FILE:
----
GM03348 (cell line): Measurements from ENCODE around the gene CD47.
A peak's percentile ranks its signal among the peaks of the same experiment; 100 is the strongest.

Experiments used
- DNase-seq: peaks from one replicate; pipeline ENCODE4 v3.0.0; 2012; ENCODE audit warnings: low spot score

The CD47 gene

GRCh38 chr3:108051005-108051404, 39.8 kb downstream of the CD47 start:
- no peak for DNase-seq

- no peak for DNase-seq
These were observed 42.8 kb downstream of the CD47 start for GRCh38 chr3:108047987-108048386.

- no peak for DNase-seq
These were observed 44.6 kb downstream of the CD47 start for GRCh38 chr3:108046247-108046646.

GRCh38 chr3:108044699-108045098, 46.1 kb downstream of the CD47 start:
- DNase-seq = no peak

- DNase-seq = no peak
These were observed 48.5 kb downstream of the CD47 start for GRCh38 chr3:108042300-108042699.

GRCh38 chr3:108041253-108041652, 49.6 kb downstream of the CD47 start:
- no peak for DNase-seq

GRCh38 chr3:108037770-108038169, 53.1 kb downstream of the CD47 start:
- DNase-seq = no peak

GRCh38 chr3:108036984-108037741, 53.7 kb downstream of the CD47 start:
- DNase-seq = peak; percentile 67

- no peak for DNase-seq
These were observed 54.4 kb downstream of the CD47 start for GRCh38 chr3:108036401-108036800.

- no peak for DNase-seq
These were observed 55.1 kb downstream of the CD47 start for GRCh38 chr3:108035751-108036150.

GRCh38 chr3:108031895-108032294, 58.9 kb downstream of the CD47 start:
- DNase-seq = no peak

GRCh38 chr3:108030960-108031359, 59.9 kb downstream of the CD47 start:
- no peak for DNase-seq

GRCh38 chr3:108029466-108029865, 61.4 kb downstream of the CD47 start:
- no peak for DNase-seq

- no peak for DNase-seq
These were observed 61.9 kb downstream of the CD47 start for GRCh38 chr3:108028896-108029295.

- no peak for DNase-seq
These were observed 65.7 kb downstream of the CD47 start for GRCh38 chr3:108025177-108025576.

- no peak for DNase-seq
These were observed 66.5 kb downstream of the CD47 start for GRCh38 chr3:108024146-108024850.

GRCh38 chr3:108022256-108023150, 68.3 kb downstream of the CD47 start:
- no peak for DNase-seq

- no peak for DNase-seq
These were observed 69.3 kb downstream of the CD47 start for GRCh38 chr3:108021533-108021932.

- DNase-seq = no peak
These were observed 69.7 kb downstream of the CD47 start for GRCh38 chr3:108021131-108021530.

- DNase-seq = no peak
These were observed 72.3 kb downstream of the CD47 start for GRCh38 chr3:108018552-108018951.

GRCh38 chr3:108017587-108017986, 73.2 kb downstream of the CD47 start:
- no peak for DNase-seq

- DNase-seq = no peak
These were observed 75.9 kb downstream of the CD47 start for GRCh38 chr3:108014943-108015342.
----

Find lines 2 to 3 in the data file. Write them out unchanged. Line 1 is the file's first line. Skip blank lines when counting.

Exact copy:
A peak's percentile ranks its signal among the peaks of the same experiment; 100 is the strongest.

Experiments used